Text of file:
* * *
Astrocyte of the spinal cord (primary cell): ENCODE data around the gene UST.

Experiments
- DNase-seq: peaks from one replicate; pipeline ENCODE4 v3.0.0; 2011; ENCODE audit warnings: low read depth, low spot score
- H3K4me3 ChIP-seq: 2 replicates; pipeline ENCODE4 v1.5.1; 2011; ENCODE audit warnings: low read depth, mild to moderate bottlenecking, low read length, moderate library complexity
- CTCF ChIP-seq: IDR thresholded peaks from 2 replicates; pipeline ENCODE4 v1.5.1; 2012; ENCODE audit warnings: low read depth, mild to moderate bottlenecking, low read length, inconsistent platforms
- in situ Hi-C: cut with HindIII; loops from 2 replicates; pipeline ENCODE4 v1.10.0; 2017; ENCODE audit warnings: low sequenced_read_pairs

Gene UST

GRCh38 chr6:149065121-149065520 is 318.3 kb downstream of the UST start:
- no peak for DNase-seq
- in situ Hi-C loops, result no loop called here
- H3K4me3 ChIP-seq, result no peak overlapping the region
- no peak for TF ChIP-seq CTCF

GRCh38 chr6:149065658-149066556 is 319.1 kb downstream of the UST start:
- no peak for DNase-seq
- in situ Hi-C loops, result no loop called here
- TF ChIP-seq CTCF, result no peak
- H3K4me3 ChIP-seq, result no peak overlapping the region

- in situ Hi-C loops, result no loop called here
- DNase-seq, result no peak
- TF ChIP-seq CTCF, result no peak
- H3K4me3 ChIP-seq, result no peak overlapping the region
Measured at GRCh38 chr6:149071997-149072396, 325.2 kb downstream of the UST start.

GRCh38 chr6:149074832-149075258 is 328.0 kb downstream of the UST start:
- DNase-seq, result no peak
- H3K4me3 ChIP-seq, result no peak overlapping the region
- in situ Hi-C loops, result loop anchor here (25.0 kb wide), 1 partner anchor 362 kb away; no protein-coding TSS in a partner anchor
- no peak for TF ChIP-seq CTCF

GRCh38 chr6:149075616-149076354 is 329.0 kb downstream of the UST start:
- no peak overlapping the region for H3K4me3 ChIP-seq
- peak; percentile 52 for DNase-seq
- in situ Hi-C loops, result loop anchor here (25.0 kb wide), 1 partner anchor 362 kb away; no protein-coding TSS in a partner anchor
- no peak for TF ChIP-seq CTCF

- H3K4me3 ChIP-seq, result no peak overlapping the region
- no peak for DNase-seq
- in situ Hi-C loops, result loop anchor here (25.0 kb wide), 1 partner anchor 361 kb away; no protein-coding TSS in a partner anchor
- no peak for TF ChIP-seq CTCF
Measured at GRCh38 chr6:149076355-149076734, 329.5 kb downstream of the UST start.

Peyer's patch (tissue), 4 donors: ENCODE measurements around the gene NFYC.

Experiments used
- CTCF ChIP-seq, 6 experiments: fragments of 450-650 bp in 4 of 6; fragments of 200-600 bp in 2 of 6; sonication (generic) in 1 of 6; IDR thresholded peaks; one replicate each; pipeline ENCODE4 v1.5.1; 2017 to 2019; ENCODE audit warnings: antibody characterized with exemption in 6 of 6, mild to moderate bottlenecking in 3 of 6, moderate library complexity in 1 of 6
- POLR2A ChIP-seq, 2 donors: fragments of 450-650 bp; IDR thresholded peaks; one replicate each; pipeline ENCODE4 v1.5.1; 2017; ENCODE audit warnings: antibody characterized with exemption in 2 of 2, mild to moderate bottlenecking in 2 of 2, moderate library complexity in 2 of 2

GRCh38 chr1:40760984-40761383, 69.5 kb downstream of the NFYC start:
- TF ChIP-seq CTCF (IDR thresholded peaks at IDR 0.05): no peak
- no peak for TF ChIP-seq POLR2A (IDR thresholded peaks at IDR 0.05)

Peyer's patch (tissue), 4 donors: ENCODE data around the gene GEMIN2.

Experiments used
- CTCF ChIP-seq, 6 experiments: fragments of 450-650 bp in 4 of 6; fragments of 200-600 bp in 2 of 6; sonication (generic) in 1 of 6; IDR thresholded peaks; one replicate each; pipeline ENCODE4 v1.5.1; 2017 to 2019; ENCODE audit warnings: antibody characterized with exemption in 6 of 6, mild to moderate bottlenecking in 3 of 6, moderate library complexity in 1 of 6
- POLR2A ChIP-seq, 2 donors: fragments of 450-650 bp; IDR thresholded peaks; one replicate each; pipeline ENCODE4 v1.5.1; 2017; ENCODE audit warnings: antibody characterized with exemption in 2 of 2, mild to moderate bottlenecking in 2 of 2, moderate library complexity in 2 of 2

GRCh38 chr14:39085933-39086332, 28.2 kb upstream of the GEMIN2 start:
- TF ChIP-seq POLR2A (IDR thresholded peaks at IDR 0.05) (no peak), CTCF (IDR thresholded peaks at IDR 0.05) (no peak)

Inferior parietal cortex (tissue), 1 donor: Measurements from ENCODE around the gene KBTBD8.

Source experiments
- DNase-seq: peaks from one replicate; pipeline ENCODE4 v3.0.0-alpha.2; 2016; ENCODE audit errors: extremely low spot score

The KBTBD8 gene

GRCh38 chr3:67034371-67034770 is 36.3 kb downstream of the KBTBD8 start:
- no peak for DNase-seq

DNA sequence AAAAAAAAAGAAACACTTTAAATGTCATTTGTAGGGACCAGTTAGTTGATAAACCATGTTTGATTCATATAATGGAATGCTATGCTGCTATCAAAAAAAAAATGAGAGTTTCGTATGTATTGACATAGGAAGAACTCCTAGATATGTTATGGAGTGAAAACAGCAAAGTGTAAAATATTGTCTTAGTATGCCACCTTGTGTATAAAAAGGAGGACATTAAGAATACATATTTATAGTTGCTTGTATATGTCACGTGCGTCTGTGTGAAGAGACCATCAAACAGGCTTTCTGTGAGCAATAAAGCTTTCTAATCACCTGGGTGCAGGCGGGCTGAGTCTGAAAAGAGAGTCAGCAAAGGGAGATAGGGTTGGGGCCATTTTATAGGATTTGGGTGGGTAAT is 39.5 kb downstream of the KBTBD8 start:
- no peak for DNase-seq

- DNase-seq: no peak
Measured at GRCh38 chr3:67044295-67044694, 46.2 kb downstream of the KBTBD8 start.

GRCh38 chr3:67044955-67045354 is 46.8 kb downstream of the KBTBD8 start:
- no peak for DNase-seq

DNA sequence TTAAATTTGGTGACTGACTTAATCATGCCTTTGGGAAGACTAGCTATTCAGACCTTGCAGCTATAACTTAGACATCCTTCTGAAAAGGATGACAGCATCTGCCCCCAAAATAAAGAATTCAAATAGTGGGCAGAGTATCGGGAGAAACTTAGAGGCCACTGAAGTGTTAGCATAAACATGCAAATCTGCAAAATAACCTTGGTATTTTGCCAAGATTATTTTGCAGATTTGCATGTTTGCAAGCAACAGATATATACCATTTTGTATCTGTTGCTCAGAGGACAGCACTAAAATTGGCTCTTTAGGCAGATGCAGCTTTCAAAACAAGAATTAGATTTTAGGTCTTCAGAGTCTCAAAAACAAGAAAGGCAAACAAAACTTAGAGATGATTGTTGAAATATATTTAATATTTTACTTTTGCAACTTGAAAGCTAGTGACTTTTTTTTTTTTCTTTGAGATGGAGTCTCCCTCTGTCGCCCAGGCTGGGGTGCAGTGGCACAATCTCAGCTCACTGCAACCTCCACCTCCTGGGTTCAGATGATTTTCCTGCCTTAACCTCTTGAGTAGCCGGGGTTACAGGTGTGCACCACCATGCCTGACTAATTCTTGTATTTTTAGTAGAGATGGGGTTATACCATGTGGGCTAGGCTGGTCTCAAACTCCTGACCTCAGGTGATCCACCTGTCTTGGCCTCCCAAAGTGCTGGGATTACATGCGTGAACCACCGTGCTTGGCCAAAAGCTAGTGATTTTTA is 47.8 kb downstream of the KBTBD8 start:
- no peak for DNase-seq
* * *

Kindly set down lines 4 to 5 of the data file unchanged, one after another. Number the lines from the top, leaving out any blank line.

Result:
- H3K4me3 ChIP-seq: 2 replicates; pipeline ENCODE4 v1.5.1; 2011; ENCODE audit warnings: low read depth, mild to moderate bottlenecking, low read length, moderate library complexity
- CTCF ChIP-seq: IDR thresholded peaks from 2 replicates; pipeline ENCODE4 v1.5.1; 2012; ENCODE audit warnings: low read depth, mild to moderate bottlenecking, low read length, inconsistent platforms